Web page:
Oncocytes are not unique to the salivary glands. They occur in many organs, particularly endocrine organs, including thyroid (Hürthle cells), parathyroid, and adrenal, as well as breast and kidney. Oncocytic tumors may form at these sites as well.
Sebaceous cells are normally found in the major salivary glands. They are most often seen in the parotid, are infrequently identified in the submandibular glands, and are rare in the sublingual glands.41 Sebaceous cells are also found in the oral mucosa of normal subjects, where they are known as Fordyce’s granules. Rarely, they are present in intraparotid and periparotid lymph nodes.42 In the salivary glands, single cells or groups of sebaceous cells replace the cells of intercalated ducts, or form diverticular outpouchings from the wall of striated ducts or interlobar ducts43,44 (Fig. 4–8). Their morphology is identical to the sebaceous cells found in the dermis: clear cells of variable size, with numerous cytoplasmic vacuoles filled with lipid. Their secretion is extruded into the lumen of the duct and appears in the saliva.
The origin and function of sebaceous cells in the salivary glands are unknown. They are present in normal glands and have been described in young children. These observations support the hypothesis that they are a variant of normal differentiation. They have been found in inflamed glands and in those containing tumors, but they appear to be independent of these processes. Heterotopia and metaplasia have both been proposed as possible etiologies. Salivary gland neoplasms with sebaceous differentiation, both benign and malignant, have been described but are rare.10
Replacement of acinar and ductal epithelium by squamous cells does not occur in normal glands. Most commonly, squamous metaplasia is a consequence of an inflammatory process or is associated with a calculus.45,46 Necrotizing sialometaplasia is a noteworthy example of exuberant squamous metaplasia. It is an inflammatory response to an ischemic insult affecting minor salivary glands, usually in the oral cavity.47–49Necrotizing sialometaplasia is characterized by ulceration, with necrosis of acini and replacement of the residual acinar and ductal cells by mature squamous cells. The lobular architecture is retained, and spontaneous resolution ensues. Misinterpretation of this reactive response as a neoplastic process has led to serious diagnostic errors.50
Goblet Cell Metaplasia
Goblet cells are normally found in small numbers in the lining epithelium of interlobar ducts. Their numbers increase in inflammatory processes, and in association with calculi and retention cysts. It is speculated that these cells are the origin of mucoepidermoid carcinoma.51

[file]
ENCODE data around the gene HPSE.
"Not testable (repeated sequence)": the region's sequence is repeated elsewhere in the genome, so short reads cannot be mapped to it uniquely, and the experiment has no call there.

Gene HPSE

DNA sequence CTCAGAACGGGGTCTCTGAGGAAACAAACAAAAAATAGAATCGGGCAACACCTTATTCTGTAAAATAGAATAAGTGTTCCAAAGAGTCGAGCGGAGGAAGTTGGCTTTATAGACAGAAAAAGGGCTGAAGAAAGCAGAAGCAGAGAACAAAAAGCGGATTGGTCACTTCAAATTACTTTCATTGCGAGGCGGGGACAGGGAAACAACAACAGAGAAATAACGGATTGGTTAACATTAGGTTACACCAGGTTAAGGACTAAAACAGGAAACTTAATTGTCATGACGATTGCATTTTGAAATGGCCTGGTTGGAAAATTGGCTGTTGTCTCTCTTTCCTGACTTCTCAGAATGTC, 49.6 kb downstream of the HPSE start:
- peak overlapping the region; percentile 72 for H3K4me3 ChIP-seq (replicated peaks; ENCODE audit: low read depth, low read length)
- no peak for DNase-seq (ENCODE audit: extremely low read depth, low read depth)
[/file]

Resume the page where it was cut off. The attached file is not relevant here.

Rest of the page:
Accessory and Heterotopic Salivary Gland Tissue
An accessory salivary gland is defined as ectopic salivary gland tissue with a duct system. This is in contradistinction to heterotopic salivary gland tissue, in which only acini are present in an abnormal location, but are not associated with a duct system.52 The most common example of accessory salivary tissue is accessory parotid tissue. The usual location for the accessory gland is adjacent to, but distinctly separate from, the main parotid gland, unlike the facial process, which is a small anterior projection of glandular tissue along the duct.53 An accessory parotid gland is usually located anterior to the main parotid gland. It lies superior to the parotid duct, adherent to the masseteric fascia, and in close proximity to the buccal division of the facial nerve. The accessory parotid gland drains into the main parotid duct by one tributary.
Accessory parotid tissue is separated from the main gland by an average of 6 mm and is usually 3 cm or less in size. Histologically, accessory parotid tissue is distinctive, because mucinous cells as well as serous cells may be present in the acini. Autopsy studies have revealed accessory parotid tissue in 21 to 56% of normal adults.54
Any disorder that affects the parotid gland may affect accessory parotid tissue. Interestingly, 1 to 8% of parotid tumors arise from accessory tissue, and a higher percentage of these lesions are malignant (50% as compared with 20–25%).55–57 Symptomatic patients usually present with a painless, mobile midcheek tumor. Confirmation of accessory parotid tissue requires imaging studies to establish that the main gland and mass are indeed separate.
Salivary gland heterotopia refers to the occurrence of salivary tissue at sites other than the normal anatomical locations of the major and minor salivary glands. The most common site of heterotopic salivary tissue is in the cervical lymph nodes.58 Other locations included the middle ear,59 parathyroid60 and thyroid tissue, pituitary glands61 (as a remnant of Rathke’s pouch), the cerebellar pontine angle,62 the soft tissue of the lower neck, and medial to the sternocleidomastoid muscle.63 Rare examples of heterotopic salivary gland tissue in sites remote from the head and neck include the stomach, rectum, and vulva.64–66